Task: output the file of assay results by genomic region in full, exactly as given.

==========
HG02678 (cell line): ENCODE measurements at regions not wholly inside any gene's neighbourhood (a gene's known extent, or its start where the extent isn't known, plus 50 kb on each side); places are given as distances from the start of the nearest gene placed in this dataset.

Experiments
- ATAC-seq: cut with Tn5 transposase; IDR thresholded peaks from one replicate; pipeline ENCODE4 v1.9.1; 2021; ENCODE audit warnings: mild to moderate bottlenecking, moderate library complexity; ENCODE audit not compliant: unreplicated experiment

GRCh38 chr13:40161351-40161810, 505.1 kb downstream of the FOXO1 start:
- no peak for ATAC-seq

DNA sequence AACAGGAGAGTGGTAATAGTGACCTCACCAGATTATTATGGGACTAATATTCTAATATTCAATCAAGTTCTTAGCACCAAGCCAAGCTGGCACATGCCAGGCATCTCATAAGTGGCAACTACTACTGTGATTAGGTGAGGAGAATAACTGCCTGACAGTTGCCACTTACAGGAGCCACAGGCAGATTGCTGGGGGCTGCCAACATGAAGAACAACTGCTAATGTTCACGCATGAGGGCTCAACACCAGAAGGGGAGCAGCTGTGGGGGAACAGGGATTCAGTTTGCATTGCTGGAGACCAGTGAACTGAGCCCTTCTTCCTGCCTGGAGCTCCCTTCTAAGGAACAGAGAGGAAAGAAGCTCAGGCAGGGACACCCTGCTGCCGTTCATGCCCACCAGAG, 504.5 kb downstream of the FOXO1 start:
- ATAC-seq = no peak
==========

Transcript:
HG02678 (cell line): ENCODE measurements at regions not wholly inside any gene's neighbourhood (a gene's known extent, or its start where the extent isn't known, plus 50 kb on each side); places are given as distances from the start of the nearest gene placed in this dataset.

Experiments
- ATAC-seq: cut with Tn5 transposase; IDR thresholded peaks from one replicate; pipeline ENCODE4 v1.9.1; 2021; ENCODE audit warnings: mild to moderate bottlenecking, moderate library complexity; ENCODE audit not compliant: unreplicated experiment

GRCh38 chr13:40161351-40161810, 505.1 kb downstream of the FOXO1 start:
- no peak for ATAC-seq

DNA sequence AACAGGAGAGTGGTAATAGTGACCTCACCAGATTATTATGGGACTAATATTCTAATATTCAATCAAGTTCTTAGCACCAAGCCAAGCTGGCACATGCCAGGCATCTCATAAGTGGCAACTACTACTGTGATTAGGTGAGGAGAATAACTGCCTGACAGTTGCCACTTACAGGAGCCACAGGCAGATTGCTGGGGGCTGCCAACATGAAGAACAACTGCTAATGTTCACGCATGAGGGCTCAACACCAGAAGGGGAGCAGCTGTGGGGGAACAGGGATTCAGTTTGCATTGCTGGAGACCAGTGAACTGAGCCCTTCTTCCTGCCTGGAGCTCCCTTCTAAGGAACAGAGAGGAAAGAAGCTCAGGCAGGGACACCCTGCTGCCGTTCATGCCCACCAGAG, 504.5 kb downstream of the FOXO1 start:
- ATAC-seq = no peak